The SuperFin part will be made in Intel's 10-nanometer process technology and will be used to create Tiger Lake parts that will ship in computers this holiday season, the company said. SuperFin will also show up in a new Xeon server processor out later this year called Sapphire Rapids.
Even if Koduri and team can deliver on diversity and alacrity, Intel faces a different challenge than time to market. Its offerings remain a complex buffet in a field where competitors tend to have a more streamlined portfolio, such as Nvidia's focus on its Ampere graphics architecture.
The flip side of Intel's diversity is the need to make clear to customers what products are for what use cases.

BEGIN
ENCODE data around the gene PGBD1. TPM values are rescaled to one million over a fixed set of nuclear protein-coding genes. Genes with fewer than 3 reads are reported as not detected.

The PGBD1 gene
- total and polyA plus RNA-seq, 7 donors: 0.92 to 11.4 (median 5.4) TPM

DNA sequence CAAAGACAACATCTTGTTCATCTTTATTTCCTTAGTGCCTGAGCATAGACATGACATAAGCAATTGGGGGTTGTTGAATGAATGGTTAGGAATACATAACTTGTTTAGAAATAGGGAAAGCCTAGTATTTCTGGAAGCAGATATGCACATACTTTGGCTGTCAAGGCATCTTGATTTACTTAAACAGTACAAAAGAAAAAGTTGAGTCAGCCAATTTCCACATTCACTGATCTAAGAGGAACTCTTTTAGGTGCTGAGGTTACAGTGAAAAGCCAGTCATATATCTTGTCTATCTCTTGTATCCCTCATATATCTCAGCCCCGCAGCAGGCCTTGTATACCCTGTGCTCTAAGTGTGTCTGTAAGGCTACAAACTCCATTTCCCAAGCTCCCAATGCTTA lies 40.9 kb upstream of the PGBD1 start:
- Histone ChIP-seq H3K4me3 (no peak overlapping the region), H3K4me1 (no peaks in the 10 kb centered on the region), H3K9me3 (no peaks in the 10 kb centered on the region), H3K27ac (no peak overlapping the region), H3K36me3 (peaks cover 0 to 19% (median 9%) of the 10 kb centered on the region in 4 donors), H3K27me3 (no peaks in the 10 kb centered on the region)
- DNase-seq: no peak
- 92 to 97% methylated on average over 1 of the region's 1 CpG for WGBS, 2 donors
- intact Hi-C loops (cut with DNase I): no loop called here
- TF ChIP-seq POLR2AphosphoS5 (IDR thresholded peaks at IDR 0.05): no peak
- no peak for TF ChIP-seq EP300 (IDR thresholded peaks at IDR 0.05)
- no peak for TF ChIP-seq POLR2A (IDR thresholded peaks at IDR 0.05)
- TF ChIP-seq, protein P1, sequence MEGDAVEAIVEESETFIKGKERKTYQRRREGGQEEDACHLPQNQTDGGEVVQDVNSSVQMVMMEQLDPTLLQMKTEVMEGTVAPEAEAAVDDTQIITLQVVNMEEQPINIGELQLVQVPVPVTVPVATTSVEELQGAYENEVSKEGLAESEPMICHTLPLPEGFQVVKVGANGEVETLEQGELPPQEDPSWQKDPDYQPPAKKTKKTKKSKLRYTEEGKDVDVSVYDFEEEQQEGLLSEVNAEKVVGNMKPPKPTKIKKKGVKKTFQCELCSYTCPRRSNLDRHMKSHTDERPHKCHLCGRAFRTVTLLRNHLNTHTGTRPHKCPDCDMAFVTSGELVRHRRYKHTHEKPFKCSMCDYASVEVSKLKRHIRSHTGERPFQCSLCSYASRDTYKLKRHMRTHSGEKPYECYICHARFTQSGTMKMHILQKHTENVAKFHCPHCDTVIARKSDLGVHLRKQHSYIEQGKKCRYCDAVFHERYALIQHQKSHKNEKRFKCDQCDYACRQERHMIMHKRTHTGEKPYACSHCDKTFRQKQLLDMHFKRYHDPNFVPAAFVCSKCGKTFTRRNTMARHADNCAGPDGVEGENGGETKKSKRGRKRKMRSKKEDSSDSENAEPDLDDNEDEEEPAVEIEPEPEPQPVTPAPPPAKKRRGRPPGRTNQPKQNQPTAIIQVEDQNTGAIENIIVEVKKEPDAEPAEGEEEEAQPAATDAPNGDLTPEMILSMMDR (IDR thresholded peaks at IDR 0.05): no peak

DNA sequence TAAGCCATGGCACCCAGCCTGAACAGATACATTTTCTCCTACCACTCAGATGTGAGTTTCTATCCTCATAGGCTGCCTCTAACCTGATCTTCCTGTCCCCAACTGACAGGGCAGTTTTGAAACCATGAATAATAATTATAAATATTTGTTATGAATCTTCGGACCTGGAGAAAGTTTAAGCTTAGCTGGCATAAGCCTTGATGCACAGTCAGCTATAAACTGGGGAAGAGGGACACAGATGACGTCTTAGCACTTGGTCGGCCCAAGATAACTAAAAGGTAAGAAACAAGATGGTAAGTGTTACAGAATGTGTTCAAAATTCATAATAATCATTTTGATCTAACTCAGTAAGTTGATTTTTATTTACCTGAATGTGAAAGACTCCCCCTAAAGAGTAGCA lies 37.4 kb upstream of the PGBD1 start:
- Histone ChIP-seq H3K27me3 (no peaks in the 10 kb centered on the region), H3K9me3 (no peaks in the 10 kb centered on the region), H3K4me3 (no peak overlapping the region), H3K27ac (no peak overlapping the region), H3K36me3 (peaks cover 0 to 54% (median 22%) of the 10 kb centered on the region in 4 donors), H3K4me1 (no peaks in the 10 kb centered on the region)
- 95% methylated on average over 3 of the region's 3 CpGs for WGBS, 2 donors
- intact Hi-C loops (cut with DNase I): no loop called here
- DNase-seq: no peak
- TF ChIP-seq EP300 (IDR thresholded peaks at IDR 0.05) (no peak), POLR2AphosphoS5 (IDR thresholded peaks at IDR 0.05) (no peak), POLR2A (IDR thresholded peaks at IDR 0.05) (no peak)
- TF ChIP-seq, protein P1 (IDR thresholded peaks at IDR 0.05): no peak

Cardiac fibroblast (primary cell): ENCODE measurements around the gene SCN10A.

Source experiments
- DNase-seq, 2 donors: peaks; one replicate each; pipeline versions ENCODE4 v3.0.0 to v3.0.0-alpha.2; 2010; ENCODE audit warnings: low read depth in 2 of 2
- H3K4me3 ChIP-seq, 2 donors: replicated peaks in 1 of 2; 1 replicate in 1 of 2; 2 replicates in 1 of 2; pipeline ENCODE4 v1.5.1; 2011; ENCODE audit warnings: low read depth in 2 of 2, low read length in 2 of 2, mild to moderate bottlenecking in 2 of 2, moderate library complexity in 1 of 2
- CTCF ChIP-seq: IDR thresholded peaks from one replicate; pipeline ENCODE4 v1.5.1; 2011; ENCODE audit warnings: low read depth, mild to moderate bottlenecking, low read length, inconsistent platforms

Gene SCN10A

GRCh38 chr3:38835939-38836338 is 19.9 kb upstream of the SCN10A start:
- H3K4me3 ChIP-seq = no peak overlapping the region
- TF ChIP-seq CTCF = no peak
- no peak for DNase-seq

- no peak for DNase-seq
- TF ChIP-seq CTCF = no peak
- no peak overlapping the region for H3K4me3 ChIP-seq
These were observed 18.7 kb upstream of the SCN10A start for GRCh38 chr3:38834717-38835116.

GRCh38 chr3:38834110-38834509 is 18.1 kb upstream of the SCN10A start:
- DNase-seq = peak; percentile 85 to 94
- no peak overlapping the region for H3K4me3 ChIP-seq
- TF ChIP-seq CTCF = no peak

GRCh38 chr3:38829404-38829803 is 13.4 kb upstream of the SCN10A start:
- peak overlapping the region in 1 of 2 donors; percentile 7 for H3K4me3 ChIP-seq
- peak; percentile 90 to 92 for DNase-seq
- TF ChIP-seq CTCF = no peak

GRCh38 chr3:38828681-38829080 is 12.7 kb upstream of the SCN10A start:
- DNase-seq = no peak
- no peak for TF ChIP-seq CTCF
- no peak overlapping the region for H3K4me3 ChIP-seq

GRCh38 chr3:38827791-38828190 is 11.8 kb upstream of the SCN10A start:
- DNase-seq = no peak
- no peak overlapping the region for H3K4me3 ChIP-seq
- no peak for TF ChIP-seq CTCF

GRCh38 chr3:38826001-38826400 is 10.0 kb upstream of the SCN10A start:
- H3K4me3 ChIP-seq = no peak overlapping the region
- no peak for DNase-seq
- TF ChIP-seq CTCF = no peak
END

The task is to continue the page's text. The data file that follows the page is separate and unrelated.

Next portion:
"We are definitely making progress on reducing the confusion for our customers, we are not there yet completely," Koduri told ZDNet. "Part of it is cleaning up our past sins."
The answer, said Koduri, will be the unified software stack spanning the various chip offerings.
"Even internally, we are settling on this term XPU, it's very important," said Koduri, referring to the umbrella acronym Intel uses to summarize a spectrum of different kinds of chips.
"The compute element on which the software will run is made up of multiple heterogeneous elements," he said.
"It's the software element that brings all these things together."